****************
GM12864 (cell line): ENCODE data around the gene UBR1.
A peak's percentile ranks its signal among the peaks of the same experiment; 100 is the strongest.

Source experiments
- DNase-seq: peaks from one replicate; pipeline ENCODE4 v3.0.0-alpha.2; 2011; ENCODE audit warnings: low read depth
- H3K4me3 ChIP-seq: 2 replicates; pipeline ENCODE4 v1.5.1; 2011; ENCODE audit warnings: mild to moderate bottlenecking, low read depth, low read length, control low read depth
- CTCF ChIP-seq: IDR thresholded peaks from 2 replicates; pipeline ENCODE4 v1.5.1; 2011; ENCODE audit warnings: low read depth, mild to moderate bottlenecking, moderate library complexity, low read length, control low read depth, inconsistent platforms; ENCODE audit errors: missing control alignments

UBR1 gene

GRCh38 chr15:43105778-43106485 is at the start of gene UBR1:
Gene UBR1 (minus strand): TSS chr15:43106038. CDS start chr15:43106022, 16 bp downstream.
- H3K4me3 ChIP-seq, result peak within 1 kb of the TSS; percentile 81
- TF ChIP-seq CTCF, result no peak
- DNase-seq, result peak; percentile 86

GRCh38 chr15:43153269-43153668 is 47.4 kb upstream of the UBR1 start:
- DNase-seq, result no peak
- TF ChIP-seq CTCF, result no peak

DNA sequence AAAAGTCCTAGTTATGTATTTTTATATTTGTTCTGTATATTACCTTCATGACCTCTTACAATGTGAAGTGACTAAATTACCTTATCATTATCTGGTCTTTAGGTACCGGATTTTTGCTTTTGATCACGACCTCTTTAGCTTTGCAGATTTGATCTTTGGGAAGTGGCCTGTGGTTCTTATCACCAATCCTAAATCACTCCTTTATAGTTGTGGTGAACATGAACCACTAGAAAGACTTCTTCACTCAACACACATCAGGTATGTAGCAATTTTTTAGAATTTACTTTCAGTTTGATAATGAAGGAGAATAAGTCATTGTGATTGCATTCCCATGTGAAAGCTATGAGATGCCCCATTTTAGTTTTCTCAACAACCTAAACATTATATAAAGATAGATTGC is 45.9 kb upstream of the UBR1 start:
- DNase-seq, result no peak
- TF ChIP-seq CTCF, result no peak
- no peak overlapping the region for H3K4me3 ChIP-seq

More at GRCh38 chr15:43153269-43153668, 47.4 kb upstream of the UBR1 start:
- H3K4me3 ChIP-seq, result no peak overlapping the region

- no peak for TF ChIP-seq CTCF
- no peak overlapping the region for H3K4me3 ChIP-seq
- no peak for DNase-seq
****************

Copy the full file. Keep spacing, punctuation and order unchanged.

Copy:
GM12864 (cell line): ENCODE data around the gene UBR1.
A peak's percentile ranks its signal among the peaks of the same experiment; 100 is the strongest.

Source experiments
- DNase-seq: peaks from one replicate; pipeline ENCODE4 v3.0.0-alpha.2; 2011; ENCODE audit warnings: low read depth
- H3K4me3 ChIP-seq: 2 replicates; pipeline ENCODE4 v1.5.1; 2011; ENCODE audit warnings: mild to moderate bottlenecking, low read depth, low read length, control low read depth
- CTCF ChIP-seq: IDR thresholded peaks from 2 replicates; pipeline ENCODE4 v1.5.1; 2011; ENCODE audit warnings: low read depth, mild to moderate bottlenecking, moderate library complexity, low read length, control low read depth, inconsistent platforms; ENCODE audit errors: missing control alignments

UBR1 gene

GRCh38 chr15:43105778-43106485 is at the start of gene UBR1:
Gene UBR1 (minus strand): TSS chr15:43106038. CDS start chr15:43106022, 16 bp downstream.
- H3K4me3 ChIP-seq, result peak within 1 kb of the TSS; percentile 81
- TF ChIP-seq CTCF, result no peak
- DNase-seq, result peak; percentile 86

GRCh38 chr15:43153269-43153668 is 47.4 kb upstream of the UBR1 start:
- DNase-seq, result no peak
- TF ChIP-seq CTCF, result no peak

DNA sequence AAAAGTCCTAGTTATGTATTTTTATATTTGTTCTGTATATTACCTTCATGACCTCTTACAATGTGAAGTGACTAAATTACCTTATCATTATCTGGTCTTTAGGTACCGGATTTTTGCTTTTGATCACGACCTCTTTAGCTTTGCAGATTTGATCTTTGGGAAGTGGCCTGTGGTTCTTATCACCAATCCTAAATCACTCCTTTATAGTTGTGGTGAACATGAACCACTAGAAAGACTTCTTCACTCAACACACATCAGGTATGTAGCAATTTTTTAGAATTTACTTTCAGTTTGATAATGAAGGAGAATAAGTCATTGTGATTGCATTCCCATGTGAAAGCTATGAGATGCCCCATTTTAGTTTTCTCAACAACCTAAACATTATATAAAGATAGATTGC is 45.9 kb upstream of the UBR1 start:
- DNase-seq, result no peak
- TF ChIP-seq CTCF, result no peak
- no peak overlapping the region for H3K4me3 ChIP-seq

More at GRCh38 chr15:43153269-43153668, 47.4 kb upstream of the UBR1 start:
- H3K4me3 ChIP-seq, result no peak overlapping the region

- no peak for TF ChIP-seq CTCF
- no peak overlapping the region for H3K4me3 ChIP-seq
- no peak for DNase-seq